Coconut milk is a very traditional Thai ingredioent that would add wonderful flavor and body to your sauce. But again, it would become the dominant flavor, which is great if you want it to be, but probably not a good idea if you don't want to make a coconut sauce. It comes in pretty big cans, so adding a tiny amount isn't that practical. It will make your sauce creamy-looking.

The key, IMO, is to obtain some of these ingredients and experiment with them until you have a sauce that has the taste and texture that you are looking for.

GOOD LUCK
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Old 06-23-2006, 02:56 PM   #15
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Mirin would also be a nice addition, with a subtle sweetness. I am under the impression, though, that it is a type of rice wine and does have alcohol in it, though the type you find at the asian market for cooking has only a small amount.
Depends on which brand you buy. Kikkoman "Kotterin" Mirin and Shirakiku, which are the two brands most commonly found in mainstream stores are alcohol free. Kikkoman also has an "Aji Mirin" which has alcohol but you'll usually only find that at a store that specifically sells Japanese products.
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Old 06-23-2006, 06:40 PM   #16
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Depends on which brand you buy. Kikkoman "Kotterin" Mirin and Shirakiku, which are the two brands most commonly found in mainstream stores are alcohol free. Kikkoman also has an "Aji Mirin" which has alcohol but you'll usually only find that at a store that specifically sells Japanese products.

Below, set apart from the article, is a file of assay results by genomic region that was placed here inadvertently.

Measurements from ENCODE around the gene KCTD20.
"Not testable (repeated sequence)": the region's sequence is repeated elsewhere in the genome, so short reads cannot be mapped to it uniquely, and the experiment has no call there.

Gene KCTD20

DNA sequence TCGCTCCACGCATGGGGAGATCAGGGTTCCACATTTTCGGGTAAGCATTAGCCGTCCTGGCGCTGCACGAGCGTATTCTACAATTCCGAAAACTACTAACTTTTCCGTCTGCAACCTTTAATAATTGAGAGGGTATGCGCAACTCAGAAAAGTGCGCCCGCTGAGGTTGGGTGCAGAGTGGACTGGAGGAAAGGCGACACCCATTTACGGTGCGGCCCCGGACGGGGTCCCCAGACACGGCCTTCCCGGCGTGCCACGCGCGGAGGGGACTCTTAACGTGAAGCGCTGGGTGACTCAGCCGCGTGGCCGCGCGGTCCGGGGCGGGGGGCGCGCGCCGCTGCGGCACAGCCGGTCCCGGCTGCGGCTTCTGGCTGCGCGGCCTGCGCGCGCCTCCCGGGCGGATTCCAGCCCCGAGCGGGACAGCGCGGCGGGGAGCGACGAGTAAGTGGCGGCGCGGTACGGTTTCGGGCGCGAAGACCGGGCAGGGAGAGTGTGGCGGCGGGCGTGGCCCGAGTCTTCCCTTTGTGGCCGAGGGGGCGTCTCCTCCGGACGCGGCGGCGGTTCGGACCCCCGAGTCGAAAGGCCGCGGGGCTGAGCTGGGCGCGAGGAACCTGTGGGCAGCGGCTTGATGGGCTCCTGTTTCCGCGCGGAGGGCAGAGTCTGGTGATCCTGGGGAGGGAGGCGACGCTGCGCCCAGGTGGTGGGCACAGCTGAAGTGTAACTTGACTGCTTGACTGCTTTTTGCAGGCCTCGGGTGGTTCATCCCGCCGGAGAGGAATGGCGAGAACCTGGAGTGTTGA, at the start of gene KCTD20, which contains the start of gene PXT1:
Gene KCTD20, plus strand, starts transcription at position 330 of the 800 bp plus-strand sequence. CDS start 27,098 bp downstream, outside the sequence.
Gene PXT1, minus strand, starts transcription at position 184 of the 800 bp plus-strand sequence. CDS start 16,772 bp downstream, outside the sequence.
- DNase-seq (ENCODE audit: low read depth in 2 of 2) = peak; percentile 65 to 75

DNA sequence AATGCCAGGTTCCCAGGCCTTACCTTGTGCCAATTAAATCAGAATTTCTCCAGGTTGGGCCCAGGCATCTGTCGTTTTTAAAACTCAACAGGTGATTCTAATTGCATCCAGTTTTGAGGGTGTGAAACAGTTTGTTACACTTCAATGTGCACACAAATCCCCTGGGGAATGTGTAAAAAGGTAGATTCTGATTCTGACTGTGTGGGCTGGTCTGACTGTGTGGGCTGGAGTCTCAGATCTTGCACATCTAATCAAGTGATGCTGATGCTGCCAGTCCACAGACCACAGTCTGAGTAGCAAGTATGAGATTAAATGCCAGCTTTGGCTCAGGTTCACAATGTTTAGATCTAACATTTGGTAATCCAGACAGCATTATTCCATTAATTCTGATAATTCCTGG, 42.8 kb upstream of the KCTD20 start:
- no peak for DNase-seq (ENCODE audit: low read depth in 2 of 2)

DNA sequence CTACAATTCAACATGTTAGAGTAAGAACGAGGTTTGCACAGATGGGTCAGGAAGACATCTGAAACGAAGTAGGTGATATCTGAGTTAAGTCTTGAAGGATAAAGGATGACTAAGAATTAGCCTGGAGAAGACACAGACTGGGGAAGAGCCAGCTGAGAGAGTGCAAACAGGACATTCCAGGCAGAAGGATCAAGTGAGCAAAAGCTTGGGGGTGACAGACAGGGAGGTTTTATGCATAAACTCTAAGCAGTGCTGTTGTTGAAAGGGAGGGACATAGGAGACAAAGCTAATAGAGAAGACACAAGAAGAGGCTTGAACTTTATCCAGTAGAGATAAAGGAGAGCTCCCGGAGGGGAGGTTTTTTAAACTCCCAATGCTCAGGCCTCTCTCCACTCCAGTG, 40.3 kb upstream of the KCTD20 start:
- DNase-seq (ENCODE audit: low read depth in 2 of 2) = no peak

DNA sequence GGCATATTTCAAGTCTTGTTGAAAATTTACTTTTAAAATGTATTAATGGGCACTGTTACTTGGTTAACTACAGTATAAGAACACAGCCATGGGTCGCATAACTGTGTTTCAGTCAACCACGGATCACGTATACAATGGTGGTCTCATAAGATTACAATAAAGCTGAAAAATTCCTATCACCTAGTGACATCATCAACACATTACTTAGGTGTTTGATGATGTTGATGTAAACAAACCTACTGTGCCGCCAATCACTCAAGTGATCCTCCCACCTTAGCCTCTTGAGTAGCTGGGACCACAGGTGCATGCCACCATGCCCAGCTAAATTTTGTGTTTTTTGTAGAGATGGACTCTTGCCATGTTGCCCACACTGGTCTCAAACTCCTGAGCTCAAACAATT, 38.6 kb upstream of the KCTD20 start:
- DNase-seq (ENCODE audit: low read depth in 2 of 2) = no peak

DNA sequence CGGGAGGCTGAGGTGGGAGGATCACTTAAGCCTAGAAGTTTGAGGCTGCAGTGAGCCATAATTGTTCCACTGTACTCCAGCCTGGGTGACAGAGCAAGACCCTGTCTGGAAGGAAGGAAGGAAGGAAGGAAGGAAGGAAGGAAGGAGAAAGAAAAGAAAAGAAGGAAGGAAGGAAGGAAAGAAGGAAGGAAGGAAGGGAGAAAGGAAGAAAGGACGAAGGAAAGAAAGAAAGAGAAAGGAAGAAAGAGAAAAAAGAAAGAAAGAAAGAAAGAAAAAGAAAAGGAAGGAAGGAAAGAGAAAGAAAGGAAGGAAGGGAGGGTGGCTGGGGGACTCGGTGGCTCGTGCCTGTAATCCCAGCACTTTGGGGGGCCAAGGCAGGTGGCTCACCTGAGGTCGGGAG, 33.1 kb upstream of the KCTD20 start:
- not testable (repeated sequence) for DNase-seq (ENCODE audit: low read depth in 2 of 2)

I've never looked for it in a regular supermarket since I am at the asian store all the time. But I will pay closer attention the next time I'm there. Aji mirin has corn syrup in it most of the time (and salt too) so I try to find the unadulterated stuff, which usually has 10% or so alcohol.

I make a glaze for fish with mirin and miso and some of that sugar syrup which is really nice.
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Old 08-16-2006, 03:17 PM   #17
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Don't forget Thai cooking is about flavour extremes, typically lots of Thai dishes have highly salty, sweet and citris flavours in the same dish. Principally palm sugar, lime juice and Fish sauce are the holy trinity of Thai sauces. Plus palm sugar has the added advantage that due to the types of starches in it will thicken the sauce removing the need for the Cornflour.

It seems you are aiming for the light citrus and aromatic flavours and steering away from the savoury salty flavours which tend to get over used in home versions of Thai cooking.

The problem with the sauce as it is, is that you are using the juice of 4 Limes to achive this which although you get a nice citrus sauce it also ends up overly sharp.

My advice to you would be swap the cornflour for some palm sugar, which will sweeten and thicken the sauce.

Ease up on the lime juice and added some Fish sauce, these two togther counterpoint each other flavours on the palette and add some depth to it. If you still want a really strong lime flavour add a tbsp of lime zest

I would swap the Ginger for Galengal (avalible for a Thai Groccer) which if you are not familar with is partly simailar to ginger but has a more sutble spice and a gentle citrus tones. Ginger commonly overshadows the subtle aromatics used in Thai and is more suited to chinese and Indian cooking

Lastly but entirely optional is to experiment with schezwan pepper corns (not stricktly Thai), which are midly spicy and citrus flavored. Plus they go expentinally well with fish. If you do decide to try Schezwan swap the Corriander leaves for Thai basil as these two flavaors where made to go together.

Edit:spelling error